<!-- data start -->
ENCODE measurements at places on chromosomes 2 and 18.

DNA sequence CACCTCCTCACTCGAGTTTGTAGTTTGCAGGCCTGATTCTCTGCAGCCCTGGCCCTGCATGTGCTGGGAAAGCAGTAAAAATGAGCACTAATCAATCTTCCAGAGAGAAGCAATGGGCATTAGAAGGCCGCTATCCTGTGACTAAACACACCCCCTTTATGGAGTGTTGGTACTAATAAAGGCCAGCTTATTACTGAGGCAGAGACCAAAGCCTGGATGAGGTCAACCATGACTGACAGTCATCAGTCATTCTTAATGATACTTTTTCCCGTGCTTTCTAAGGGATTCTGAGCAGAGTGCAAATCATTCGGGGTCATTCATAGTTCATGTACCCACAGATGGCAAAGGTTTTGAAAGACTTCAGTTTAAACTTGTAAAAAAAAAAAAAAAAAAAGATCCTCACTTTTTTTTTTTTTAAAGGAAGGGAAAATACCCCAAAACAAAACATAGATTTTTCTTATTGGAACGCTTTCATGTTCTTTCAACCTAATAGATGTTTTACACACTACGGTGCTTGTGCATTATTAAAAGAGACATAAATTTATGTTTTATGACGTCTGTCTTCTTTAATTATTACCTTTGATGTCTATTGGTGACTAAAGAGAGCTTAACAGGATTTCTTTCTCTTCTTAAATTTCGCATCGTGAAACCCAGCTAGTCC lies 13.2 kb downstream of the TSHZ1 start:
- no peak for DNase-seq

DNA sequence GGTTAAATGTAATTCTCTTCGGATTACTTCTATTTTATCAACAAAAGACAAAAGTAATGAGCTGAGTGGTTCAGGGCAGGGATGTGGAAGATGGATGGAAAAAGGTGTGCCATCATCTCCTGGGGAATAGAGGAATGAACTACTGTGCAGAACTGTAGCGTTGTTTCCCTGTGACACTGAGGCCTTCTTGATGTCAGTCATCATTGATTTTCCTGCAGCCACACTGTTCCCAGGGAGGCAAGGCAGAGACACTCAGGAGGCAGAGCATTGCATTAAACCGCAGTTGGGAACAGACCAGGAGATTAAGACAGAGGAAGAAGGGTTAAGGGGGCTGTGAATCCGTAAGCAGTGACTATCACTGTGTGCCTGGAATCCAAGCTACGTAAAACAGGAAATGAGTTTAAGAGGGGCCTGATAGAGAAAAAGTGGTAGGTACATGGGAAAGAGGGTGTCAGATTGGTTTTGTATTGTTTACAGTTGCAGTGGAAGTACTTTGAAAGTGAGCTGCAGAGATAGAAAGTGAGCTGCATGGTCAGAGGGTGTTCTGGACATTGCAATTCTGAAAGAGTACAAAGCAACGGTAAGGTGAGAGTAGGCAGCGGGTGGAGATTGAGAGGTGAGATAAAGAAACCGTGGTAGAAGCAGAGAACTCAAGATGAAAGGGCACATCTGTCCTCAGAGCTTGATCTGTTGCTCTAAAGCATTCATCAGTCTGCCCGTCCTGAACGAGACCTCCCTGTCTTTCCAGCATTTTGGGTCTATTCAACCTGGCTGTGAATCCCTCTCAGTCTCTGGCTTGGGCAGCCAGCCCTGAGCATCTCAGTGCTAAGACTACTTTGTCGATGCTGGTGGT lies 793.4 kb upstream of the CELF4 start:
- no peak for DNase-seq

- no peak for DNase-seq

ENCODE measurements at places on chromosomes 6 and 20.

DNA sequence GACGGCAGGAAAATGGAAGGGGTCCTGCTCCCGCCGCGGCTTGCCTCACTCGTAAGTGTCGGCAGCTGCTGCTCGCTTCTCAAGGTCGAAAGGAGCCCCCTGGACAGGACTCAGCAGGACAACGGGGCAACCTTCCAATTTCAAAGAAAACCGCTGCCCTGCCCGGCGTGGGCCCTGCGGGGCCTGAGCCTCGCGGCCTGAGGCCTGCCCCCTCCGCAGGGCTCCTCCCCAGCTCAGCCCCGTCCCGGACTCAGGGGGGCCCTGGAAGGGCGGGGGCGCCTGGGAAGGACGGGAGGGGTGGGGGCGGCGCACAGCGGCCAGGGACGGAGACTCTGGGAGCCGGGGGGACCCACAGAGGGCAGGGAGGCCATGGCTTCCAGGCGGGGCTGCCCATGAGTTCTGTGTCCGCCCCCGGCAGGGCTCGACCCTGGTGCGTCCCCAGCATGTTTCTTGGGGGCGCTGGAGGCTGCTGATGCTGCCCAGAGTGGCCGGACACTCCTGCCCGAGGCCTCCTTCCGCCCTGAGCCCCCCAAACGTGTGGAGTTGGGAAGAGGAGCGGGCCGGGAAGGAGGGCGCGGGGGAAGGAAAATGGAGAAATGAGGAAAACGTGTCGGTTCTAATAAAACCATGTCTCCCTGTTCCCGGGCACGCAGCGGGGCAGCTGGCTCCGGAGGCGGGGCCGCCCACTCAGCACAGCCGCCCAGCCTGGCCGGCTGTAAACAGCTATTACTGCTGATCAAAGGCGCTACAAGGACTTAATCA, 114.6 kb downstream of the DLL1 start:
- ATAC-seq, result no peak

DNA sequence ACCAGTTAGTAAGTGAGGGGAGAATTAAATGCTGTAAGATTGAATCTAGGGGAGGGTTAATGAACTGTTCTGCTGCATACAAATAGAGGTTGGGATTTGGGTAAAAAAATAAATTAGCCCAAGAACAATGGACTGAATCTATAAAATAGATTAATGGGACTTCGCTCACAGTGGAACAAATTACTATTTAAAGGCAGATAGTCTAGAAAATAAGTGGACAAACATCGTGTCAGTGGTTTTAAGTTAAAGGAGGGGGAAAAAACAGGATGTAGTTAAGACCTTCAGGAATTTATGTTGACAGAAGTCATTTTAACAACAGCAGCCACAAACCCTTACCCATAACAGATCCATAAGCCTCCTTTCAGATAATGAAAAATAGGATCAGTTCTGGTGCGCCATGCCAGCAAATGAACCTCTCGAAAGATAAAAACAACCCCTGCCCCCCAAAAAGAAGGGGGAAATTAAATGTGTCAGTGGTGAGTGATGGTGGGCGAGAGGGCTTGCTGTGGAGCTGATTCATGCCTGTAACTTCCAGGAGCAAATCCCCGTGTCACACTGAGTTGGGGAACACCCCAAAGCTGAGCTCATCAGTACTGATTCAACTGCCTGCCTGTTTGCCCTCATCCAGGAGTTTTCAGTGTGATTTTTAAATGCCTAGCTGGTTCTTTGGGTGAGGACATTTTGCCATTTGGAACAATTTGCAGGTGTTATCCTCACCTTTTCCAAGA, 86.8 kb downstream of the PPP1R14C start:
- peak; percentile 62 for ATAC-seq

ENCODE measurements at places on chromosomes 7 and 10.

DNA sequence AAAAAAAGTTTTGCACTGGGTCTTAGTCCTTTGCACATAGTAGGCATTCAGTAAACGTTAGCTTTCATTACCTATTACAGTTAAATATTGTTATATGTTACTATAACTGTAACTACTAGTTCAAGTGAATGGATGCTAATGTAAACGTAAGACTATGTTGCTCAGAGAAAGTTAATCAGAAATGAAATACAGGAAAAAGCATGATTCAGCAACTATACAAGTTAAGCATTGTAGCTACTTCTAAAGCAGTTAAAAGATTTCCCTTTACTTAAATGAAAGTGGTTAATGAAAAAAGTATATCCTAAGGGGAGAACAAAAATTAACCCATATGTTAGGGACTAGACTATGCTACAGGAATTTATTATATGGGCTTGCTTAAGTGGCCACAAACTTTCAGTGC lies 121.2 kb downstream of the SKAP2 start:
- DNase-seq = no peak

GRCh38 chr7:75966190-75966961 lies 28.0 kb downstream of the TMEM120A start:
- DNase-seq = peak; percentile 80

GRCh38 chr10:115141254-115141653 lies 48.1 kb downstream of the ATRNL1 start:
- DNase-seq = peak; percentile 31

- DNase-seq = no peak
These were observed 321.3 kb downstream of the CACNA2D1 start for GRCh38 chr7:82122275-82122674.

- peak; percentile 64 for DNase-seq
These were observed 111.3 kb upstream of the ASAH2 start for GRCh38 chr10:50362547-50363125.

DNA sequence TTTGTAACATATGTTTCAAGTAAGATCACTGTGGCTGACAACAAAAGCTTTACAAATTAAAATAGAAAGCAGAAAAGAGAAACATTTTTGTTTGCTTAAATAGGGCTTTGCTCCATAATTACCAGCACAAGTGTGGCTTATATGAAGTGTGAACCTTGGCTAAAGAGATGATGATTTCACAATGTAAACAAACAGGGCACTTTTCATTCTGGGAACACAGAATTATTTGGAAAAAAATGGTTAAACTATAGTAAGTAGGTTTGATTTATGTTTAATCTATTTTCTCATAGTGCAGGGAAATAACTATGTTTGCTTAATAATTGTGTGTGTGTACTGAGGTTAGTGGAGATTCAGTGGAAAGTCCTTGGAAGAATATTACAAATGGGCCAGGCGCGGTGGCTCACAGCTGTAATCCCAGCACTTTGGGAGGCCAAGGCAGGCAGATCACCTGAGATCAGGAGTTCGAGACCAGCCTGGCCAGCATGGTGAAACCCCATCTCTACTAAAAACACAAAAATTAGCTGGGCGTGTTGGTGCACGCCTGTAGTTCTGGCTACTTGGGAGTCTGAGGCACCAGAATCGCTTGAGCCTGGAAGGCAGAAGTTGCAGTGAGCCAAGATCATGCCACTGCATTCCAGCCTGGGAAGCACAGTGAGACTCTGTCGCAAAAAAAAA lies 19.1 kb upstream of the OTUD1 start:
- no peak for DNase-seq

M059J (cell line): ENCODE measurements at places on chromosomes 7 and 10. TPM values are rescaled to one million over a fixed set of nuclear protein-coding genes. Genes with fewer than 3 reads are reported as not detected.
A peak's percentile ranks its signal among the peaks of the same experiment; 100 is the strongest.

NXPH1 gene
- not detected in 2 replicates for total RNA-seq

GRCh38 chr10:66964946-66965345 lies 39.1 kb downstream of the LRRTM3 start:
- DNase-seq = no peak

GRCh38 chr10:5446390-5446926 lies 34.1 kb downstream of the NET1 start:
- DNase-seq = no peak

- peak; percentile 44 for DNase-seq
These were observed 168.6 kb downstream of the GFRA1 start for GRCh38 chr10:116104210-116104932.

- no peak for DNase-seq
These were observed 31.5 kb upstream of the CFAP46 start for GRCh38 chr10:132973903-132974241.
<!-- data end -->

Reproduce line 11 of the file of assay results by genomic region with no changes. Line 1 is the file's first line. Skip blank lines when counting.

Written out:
- peak; percentile 62 for ATAC-seq